Medical marijuana argument makes little headway in Illinois
January 10, 2006
Chad Morelli, St. Louis Post-DispatchIn Southern Illinois, the medical marijuana debate is just getting started. Only a handful of local residents apparently even know the names of Rep. Larry McKeon (D-Chicago) and Sen. John Cullerton (D-Chicago), the two Illinois state representatives who are strong supporters of medical marijuana legislation. Even at Southern Illinois University Edwardsville, where hundreds of students support the legalization of the drug, groups that lobby for medical marijuana laws have been slow to push the issue.
Michael Steelman, a 27-year-old Edwardsville resident and a member of the National Organization for the Reform of Medical Marijuana Laws, believes there is a bright future for medical marijuana. He also believes that future might still be more than a decade away in Illinois.
"I don't think anyone would accuse this area of being too progressive," Steelman said. "Most people won't even talk about the issue around here. They are terrified of a plant."
The benefits of medical marijuana are well documented, according to the Illinois Nurses Association, a group with more than 6,000 members. The nurses have endorsed a number of efforts to get medical marijuana legalized, pointing to patients who use the drug to cope with nausea and chronic pain.
The Illinois Nurses Association supports therapeutic marijuana use for patients who suffer from AIDS, cancer, and other debilitating diseases. The nurses say that marijuana can help patients stay on their medications, boost their appetite, and help to ease their pain.
There are now 11 states that have legalized medical marijuana, and representatives from NORML believe that Illinois is lagging behind the national trend.
NORML says officials from Southern Illinois are generally not sympathetic to the issue. The organization ranks members of Congress in their efforts to support the reform of marijuana laws. Rep. Jerry Costello (D-Belleville), who represents the 12th district, received a ranking of negative 3, the lowest possible. So did John Shimkus (R-Collinsville), who represents the 19th district.
Up north, U.S. Reps. Danny Davis (D-Chicago) was given a rating of 11. Janice Schakowsky (D-Park Ridge) took the highest possible rating of 16. Both legislators have spoken out in their support of medical marijuana.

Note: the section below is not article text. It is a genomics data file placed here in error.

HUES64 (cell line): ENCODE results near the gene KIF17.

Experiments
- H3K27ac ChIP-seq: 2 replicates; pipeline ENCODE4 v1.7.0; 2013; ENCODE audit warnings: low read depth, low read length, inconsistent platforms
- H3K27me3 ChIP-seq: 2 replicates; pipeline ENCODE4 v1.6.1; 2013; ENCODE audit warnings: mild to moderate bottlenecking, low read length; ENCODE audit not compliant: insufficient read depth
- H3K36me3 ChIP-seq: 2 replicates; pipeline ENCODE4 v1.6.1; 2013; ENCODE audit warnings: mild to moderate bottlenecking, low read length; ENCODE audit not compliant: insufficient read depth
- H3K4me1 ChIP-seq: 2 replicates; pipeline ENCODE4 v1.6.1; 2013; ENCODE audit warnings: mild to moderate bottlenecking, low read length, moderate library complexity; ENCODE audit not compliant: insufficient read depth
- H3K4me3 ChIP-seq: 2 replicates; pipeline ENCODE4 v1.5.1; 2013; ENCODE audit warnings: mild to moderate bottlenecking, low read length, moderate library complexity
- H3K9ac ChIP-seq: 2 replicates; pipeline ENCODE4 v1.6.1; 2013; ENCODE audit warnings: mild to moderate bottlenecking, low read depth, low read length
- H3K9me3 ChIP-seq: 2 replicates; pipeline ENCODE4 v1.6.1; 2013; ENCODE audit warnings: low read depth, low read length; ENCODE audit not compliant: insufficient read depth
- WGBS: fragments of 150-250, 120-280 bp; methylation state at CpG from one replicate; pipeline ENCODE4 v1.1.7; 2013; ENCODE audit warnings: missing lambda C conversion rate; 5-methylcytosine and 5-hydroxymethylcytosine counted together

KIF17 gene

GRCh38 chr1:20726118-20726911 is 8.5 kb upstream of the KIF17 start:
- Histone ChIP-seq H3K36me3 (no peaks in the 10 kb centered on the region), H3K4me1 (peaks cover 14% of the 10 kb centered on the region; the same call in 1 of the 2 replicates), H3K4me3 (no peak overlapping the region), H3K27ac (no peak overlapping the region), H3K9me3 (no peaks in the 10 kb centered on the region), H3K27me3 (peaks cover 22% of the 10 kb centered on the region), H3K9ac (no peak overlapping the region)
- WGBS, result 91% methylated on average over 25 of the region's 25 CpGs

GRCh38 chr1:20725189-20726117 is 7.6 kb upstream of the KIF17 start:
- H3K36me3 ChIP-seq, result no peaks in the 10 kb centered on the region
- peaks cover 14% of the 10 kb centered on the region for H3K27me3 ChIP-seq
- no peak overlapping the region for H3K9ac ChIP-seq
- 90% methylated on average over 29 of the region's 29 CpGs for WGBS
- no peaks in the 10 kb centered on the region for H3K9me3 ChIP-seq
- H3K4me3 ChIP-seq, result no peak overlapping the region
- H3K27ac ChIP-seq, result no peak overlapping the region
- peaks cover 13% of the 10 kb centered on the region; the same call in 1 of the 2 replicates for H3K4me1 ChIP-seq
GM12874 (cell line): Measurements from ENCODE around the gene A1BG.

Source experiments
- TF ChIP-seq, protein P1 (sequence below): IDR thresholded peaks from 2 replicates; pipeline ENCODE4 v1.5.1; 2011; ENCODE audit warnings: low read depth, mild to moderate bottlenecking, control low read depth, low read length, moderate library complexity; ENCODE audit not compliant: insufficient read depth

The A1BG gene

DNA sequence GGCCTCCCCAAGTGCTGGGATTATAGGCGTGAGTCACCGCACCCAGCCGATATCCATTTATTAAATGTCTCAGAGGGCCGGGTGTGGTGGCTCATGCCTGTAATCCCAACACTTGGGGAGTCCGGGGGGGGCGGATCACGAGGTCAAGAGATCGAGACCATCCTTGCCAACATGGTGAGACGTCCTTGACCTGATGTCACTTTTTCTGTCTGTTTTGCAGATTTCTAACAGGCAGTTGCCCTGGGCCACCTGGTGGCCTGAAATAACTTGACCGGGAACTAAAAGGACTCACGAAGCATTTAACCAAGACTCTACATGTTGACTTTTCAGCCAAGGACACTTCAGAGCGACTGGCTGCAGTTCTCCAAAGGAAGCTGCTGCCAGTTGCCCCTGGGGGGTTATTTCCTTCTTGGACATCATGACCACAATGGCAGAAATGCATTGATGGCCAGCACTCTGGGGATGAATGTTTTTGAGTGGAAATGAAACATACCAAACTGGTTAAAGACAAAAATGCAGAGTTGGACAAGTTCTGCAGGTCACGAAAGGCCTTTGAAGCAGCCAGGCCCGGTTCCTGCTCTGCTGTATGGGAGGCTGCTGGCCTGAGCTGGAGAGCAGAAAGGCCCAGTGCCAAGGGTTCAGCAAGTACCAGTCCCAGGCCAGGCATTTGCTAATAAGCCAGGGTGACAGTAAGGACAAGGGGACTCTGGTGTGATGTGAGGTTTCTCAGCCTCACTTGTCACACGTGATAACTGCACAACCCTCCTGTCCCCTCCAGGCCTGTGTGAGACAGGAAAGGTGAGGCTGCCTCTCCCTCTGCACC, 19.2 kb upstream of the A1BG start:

At the state level, McKeon, a respected Democrat in the House of Representatives, stood up in front of his colleagues last year to present House Resolution 398. The bill would have created a commission to study the benefits of legalizing medical marijuana. Instead, the legislation never made it out of committee and therefore was never discussed by the House.
In the state Senate, Cullerton found a similar fate for his Senate Resolution 256, a bill that also sought to create a commission. The legislation went to the Senate Rules Committee, where it stalled in May of 2005. Again, the bill never came up for discussion in front of a full Senate.
"You hear stuff like that, and it's extremely discouraging," Steelman said. "Our representatives in Congress think it's too dangerous of an issue to even touch. Medical marijuana is not dangerous."
Across the Mississippi River, NORML of St. Louis is putting its lobbying efforts into full gear. The group holds monthly meetings, launches letter-writing campaigns to representatives at the local, state, and federal level, and puts on an annual parade to raise awareness.
The group even has a "Hempmobile" to spread the message of reform. During the first Saturday of May, NORML sponsors the "Million Marijuana March to the Arch." The event helps bring in new members and sparks many lobbying efforts for the reform of marijuana laws.
Dave Kelewae, a recovering marijuana addict, believes that reform is needed. He just doesn't know when that reform will arrive.
"Something needs to happen, because the sooner we start admitting that marijuana is out there, the better off we are going to be," Kelewae said. "We can't keep ignoring the issues of medical marijuana and the reform of laws. We need to wake up."